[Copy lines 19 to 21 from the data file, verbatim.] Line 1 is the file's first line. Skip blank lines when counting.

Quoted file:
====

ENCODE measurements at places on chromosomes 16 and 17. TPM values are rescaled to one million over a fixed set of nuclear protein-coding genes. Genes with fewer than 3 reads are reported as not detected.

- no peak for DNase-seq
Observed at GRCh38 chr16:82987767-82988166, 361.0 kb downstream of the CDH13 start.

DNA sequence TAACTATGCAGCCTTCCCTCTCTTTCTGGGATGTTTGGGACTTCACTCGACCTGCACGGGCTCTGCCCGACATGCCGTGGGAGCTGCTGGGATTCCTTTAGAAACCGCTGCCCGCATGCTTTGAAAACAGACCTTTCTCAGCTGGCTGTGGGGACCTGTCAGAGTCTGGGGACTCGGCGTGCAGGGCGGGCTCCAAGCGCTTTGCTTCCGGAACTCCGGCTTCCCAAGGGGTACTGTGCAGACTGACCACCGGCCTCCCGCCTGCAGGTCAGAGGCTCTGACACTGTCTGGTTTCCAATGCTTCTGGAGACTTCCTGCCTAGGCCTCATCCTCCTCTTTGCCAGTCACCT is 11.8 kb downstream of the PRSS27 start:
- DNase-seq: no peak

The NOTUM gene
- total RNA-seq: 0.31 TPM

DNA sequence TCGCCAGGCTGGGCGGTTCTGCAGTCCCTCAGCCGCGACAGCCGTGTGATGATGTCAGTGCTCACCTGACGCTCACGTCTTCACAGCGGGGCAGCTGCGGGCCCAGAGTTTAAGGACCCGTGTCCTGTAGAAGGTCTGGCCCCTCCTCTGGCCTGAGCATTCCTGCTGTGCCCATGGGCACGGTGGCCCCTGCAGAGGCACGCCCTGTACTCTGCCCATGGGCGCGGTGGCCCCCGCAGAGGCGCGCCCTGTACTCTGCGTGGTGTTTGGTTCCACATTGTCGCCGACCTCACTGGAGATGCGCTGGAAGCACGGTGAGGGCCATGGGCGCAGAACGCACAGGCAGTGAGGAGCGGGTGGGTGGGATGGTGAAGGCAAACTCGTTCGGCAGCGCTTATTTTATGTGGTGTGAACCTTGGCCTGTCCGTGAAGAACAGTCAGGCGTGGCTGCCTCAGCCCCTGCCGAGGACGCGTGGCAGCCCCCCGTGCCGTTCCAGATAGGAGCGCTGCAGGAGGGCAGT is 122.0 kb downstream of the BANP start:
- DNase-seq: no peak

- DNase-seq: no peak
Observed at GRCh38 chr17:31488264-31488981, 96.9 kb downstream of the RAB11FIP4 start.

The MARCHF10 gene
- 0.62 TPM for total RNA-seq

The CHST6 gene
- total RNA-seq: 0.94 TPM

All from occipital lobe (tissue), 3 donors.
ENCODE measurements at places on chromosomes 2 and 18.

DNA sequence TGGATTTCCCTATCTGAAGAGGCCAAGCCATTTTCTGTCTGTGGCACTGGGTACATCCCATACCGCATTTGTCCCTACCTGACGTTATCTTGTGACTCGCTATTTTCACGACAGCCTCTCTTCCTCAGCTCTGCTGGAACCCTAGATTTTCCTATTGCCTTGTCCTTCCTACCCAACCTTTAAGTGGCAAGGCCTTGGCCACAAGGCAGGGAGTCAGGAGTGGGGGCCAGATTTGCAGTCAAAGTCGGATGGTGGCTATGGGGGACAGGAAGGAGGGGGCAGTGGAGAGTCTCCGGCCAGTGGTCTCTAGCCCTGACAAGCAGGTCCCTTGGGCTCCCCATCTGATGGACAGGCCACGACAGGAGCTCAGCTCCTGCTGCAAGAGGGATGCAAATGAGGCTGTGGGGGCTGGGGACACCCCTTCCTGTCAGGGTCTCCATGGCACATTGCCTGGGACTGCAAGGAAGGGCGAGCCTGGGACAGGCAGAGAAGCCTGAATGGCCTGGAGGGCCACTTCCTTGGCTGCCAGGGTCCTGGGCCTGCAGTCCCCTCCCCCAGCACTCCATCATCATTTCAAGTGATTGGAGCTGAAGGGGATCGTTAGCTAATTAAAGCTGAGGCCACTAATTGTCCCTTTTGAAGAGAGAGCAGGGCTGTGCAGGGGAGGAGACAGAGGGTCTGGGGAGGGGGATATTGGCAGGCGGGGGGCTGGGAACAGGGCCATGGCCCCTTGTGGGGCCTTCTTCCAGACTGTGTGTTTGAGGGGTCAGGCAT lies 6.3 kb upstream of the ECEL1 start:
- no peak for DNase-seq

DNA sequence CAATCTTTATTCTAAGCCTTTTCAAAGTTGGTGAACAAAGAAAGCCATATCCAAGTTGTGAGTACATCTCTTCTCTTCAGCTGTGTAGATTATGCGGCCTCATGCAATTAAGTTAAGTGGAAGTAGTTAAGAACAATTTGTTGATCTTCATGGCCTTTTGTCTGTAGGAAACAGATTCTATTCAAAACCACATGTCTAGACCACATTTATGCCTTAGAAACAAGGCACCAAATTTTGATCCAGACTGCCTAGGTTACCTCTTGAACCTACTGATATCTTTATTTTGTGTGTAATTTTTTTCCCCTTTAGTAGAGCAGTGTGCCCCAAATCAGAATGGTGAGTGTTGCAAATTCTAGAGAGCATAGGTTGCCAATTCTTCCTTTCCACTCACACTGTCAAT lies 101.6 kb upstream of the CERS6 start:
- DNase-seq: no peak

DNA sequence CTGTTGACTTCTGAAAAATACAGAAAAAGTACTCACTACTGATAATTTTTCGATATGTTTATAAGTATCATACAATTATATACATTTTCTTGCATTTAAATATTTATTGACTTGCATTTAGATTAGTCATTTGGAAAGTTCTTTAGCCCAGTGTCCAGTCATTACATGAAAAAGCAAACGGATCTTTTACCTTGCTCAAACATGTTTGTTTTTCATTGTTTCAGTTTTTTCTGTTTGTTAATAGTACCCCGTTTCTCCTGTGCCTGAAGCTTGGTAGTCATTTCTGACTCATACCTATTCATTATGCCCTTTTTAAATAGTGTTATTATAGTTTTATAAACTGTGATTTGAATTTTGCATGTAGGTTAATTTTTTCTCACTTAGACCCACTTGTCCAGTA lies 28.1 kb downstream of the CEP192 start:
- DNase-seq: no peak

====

- no peak for DNase-seq

DNA sequence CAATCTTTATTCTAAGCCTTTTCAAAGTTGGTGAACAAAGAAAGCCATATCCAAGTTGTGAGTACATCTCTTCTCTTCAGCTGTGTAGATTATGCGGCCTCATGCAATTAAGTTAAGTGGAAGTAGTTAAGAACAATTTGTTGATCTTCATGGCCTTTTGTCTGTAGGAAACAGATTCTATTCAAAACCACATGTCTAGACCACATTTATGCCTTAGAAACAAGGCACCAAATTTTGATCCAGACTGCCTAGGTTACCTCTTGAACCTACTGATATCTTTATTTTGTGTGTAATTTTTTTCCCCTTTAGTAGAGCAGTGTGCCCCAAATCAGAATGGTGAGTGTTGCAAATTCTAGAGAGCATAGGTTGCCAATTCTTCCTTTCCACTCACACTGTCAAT lies 101.6 kb upstream of the CERS6 start:
- DNase-seq: no peak